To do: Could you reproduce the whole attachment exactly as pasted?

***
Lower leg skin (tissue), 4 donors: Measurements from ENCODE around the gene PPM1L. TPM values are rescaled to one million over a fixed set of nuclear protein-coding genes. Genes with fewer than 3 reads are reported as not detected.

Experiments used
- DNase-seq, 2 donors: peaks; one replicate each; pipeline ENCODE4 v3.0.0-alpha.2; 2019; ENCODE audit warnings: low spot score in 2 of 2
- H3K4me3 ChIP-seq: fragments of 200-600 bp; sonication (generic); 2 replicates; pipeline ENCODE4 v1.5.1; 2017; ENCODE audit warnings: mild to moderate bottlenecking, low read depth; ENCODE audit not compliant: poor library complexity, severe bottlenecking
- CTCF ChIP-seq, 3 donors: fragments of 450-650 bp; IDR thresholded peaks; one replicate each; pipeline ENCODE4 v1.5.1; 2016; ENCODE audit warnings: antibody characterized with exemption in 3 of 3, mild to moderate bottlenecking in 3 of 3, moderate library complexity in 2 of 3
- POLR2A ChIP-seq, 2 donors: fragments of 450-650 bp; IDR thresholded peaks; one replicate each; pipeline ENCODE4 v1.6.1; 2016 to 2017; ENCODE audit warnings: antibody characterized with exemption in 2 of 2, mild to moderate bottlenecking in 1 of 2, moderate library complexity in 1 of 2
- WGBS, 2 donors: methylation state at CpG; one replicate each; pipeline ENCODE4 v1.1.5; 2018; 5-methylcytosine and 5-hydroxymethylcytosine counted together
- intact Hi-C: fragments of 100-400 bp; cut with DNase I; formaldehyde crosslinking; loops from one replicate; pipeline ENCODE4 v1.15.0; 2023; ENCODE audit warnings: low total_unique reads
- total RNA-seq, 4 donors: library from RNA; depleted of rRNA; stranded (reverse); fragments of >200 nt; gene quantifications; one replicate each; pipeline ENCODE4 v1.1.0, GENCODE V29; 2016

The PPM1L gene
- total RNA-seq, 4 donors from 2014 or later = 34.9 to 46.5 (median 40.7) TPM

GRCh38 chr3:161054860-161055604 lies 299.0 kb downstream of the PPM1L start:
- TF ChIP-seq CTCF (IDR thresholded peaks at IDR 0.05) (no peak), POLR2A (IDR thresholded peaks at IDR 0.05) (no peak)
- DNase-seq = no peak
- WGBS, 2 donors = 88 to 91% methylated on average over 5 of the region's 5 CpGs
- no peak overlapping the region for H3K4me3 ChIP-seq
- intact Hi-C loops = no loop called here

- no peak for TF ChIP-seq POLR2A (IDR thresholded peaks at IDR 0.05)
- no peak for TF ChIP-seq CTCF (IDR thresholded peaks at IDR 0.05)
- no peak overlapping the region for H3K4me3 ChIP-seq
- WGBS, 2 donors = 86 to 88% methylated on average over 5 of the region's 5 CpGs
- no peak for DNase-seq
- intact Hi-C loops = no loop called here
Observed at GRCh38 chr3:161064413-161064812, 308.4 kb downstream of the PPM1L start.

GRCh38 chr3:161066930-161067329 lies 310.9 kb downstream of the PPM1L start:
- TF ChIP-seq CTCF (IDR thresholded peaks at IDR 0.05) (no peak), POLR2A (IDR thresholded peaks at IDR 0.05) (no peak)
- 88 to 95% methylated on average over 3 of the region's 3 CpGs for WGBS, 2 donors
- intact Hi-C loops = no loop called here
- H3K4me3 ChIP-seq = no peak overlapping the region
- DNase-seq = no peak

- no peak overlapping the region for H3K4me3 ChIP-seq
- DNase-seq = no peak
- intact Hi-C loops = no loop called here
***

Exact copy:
Lower leg skin (tissue), 4 donors: Measurements from ENCODE around the gene PPM1L. TPM values are rescaled to one million over a fixed set of nuclear protein-coding genes. Genes with fewer than 3 reads are reported as not detected.

Experiments used
- DNase-seq, 2 donors: peaks; one replicate each; pipeline ENCODE4 v3.0.0-alpha.2; 2019; ENCODE audit warnings: low spot score in 2 of 2
- H3K4me3 ChIP-seq: fragments of 200-600 bp; sonication (generic); 2 replicates; pipeline ENCODE4 v1.5.1; 2017; ENCODE audit warnings: mild to moderate bottlenecking, low read depth; ENCODE audit not compliant: poor library complexity, severe bottlenecking
- CTCF ChIP-seq, 3 donors: fragments of 450-650 bp; IDR thresholded peaks; one replicate each; pipeline ENCODE4 v1.5.1; 2016; ENCODE audit warnings: antibody characterized with exemption in 3 of 3, mild to moderate bottlenecking in 3 of 3, moderate library complexity in 2 of 3
- POLR2A ChIP-seq, 2 donors: fragments of 450-650 bp; IDR thresholded peaks; one replicate each; pipeline ENCODE4 v1.6.1; 2016 to 2017; ENCODE audit warnings: antibody characterized with exemption in 2 of 2, mild to moderate bottlenecking in 1 of 2, moderate library complexity in 1 of 2
- WGBS, 2 donors: methylation state at CpG; one replicate each; pipeline ENCODE4 v1.1.5; 2018; 5-methylcytosine and 5-hydroxymethylcytosine counted together
- intact Hi-C: fragments of 100-400 bp; cut with DNase I; formaldehyde crosslinking; loops from one replicate; pipeline ENCODE4 v1.15.0; 2023; ENCODE audit warnings: low total_unique reads
- total RNA-seq, 4 donors: library from RNA; depleted of rRNA; stranded (reverse); fragments of >200 nt; gene quantifications; one replicate each; pipeline ENCODE4 v1.1.0, GENCODE V29; 2016

The PPM1L gene
- total RNA-seq, 4 donors from 2014 or later = 34.9 to 46.5 (median 40.7) TPM

GRCh38 chr3:161054860-161055604 lies 299.0 kb downstream of the PPM1L start:
- TF ChIP-seq CTCF (IDR thresholded peaks at IDR 0.05) (no peak), POLR2A (IDR thresholded peaks at IDR 0.05) (no peak)
- DNase-seq = no peak
- WGBS, 2 donors = 88 to 91% methylated on average over 5 of the region's 5 CpGs
- no peak overlapping the region for H3K4me3 ChIP-seq
- intact Hi-C loops = no loop called here

- no peak for TF ChIP-seq POLR2A (IDR thresholded peaks at IDR 0.05)
- no peak for TF ChIP-seq CTCF (IDR thresholded peaks at IDR 0.05)
- no peak overlapping the region for H3K4me3 ChIP-seq
- WGBS, 2 donors = 86 to 88% methylated on average over 5 of the region's 5 CpGs
- no peak for DNase-seq
- intact Hi-C loops = no loop called here
Observed at GRCh38 chr3:161064413-161064812, 308.4 kb downstream of the PPM1L start.

GRCh38 chr3:161066930-161067329 lies 310.9 kb downstream of the PPM1L start:
- TF ChIP-seq CTCF (IDR thresholded peaks at IDR 0.05) (no peak), POLR2A (IDR thresholded peaks at IDR 0.05) (no peak)
- 88 to 95% methylated on average over 3 of the region's 3 CpGs for WGBS, 2 donors
- intact Hi-C loops = no loop called here
- H3K4me3 ChIP-seq = no peak overlapping the region
- DNase-seq = no peak

- no peak overlapping the region for H3K4me3 ChIP-seq
- DNase-seq = no peak
- intact Hi-C loops = no loop called here